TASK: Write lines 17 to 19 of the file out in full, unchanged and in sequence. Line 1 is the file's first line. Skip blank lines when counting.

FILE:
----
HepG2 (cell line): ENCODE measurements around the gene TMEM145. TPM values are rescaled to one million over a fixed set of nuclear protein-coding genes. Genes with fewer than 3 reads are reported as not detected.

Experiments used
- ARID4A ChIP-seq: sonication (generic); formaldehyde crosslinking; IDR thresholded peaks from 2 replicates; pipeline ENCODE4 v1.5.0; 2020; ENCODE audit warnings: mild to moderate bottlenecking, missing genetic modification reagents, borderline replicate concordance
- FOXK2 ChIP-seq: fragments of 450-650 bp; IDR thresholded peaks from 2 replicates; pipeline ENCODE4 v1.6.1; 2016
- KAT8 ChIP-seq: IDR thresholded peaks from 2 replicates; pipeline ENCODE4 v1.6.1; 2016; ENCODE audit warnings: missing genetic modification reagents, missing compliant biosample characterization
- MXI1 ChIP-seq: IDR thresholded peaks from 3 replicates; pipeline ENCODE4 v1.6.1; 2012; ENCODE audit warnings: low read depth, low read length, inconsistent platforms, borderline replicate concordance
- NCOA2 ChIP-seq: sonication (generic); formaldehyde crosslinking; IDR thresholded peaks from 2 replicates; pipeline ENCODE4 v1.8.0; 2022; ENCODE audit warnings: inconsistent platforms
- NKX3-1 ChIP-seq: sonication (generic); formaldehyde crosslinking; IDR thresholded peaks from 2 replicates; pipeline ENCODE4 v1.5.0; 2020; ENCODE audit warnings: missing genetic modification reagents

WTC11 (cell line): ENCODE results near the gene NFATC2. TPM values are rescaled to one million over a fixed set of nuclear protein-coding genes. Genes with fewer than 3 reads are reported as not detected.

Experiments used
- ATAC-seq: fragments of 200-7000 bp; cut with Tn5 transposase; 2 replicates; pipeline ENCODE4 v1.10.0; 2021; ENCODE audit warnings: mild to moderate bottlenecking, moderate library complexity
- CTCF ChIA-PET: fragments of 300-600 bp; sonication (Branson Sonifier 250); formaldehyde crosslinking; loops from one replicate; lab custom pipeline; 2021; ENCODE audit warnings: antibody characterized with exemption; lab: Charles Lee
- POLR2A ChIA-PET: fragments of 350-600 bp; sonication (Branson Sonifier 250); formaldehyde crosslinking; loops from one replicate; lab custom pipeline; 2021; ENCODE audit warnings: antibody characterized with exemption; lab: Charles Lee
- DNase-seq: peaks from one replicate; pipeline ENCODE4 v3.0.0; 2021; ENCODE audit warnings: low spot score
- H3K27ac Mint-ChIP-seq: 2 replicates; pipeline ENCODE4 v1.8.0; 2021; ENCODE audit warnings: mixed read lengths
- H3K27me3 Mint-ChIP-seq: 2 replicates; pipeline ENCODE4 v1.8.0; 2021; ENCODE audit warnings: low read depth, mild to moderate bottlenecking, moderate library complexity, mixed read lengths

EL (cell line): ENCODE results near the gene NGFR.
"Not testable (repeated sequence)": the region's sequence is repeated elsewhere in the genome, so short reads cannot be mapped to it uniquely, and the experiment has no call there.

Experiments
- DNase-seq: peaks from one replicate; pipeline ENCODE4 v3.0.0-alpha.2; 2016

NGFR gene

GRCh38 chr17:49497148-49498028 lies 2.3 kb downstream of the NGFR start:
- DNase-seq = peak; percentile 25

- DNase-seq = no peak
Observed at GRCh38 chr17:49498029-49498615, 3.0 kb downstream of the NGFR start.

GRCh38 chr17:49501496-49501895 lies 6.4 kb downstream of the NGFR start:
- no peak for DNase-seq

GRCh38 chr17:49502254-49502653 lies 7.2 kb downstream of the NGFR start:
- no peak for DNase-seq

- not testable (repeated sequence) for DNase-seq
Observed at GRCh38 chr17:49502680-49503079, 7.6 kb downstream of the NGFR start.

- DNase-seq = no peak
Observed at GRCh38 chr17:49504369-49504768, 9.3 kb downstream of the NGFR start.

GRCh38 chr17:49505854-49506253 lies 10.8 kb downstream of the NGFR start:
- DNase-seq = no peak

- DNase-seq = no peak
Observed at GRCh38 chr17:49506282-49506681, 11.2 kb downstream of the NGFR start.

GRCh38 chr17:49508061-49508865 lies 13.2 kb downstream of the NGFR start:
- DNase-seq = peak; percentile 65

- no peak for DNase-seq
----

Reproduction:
EL (cell line): ENCODE results near the gene NGFR.
"Not testable (repeated sequence)": the region's sequence is repeated elsewhere in the genome, so short reads cannot be mapped to it uniquely, and the experiment has no call there.

Experiments